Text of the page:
Posts Photos Archives About

Cleaning up your Code

In one of my most recent projects, a large system that had gone through a relatively long and unstable period of many, many changes due to sales demonstrations, different clients and whatnot, one of the "fun buffer tasks" I always kept around for devs was code cleanup. Because of the unstable nature of the project, there was always a lot of duplication, unused/unnecessary/obsolete classes/functions/files and so on. Unnecessarily large CSS files where most of the selectors were no longer really needed or JS libraries that weren't actually used. That kind of thing.

It's one of those things that you'll never get official approval from management to do, so you have to somehow sneak it in during your daily tasks. But it's important for a couple of reasons:

  • Having too much cluttered code makes your system a lot harder to grok. That means new developers will have a much higher learning curve, and existing developers will find it difficult to be assigned tasks in modules and functions they're not familiar with. Lower understanding means more bugs, lower quality and so on.
  • Having a lot of unused files, classes, functions, etc. bloats the build process (making build times longer, extending development cycles) and makes build files bigger (extending deployment times)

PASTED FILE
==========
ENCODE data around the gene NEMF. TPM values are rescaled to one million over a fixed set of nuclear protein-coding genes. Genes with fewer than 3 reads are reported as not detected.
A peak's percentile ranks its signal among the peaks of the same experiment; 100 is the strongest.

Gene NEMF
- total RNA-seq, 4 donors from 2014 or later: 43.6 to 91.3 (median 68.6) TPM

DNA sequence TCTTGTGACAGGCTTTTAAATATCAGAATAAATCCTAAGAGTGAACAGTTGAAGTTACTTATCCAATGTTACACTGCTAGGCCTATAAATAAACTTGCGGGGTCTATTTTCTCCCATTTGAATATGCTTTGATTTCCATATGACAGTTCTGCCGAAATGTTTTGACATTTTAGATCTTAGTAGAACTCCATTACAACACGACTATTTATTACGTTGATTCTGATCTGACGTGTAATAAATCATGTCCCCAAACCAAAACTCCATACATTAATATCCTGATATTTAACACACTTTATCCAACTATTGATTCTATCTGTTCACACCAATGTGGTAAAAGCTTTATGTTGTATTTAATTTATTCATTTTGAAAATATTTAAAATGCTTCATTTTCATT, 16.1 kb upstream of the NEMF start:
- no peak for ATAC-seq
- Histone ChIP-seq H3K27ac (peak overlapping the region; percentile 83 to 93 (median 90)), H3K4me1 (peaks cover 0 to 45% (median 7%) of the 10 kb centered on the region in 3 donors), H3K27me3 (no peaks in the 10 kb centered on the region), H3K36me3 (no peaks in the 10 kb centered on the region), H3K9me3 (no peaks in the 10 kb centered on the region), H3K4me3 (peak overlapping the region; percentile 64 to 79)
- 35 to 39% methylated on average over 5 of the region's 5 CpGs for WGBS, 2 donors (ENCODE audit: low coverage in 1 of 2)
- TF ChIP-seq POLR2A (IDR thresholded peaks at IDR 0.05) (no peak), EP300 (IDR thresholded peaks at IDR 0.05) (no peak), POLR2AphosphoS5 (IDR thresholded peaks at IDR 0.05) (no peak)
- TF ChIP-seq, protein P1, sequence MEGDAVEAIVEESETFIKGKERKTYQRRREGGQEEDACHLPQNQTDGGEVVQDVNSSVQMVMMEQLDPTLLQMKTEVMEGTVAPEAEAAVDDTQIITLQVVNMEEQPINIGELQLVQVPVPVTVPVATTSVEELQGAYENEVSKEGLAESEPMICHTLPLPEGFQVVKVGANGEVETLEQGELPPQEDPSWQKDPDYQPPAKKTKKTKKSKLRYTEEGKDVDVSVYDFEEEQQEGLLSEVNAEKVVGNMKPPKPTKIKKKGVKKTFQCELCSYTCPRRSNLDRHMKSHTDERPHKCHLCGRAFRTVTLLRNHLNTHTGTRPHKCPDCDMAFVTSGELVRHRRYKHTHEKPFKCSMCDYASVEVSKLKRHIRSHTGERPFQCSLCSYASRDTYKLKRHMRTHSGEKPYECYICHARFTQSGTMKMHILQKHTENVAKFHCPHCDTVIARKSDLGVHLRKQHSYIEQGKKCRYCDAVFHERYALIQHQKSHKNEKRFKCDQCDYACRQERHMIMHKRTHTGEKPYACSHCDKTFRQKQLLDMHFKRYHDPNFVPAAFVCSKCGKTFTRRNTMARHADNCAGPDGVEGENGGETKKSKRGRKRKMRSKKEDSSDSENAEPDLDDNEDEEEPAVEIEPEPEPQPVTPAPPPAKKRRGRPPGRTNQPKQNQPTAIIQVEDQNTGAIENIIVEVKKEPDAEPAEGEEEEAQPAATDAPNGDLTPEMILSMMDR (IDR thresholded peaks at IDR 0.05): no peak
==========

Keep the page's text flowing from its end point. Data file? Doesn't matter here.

A lot of developers prefer not to throw away old code, for fear that "we might need it later". They would prefer to just comment them out in large blocks (making the code a lot more unreadable) or just leaving dangling functions/classes unused. The reason is hogwash of course, since you should be using source control, and source control means never being afraid to delete old code. (Of course, you should make sure what you're deleting is really no longer in use!)


# / / blog / #software-development / Syndicated: tumblr twitter / 💬 2 / 290 words

Last modified at: Jan. 17, 2021, 4:57 a.m. Source file


Eh, why not just do a good old full rewrite? 👈 😃 👈

First make it work (ship), only then can you make it better (tune/clean). Better if there's a way to automate testing so a midlevel developer can just comment out chunks and see if an error is thrown. Otherwise you will need experienced developers to do the cleanup, which leaves less experienced developers writing new code. It will end up as an endless cycle of novices making a mess and experts cleaning up after them rather than having a quality at source/start development culture because the tools to do so are available (not relying solely on experience).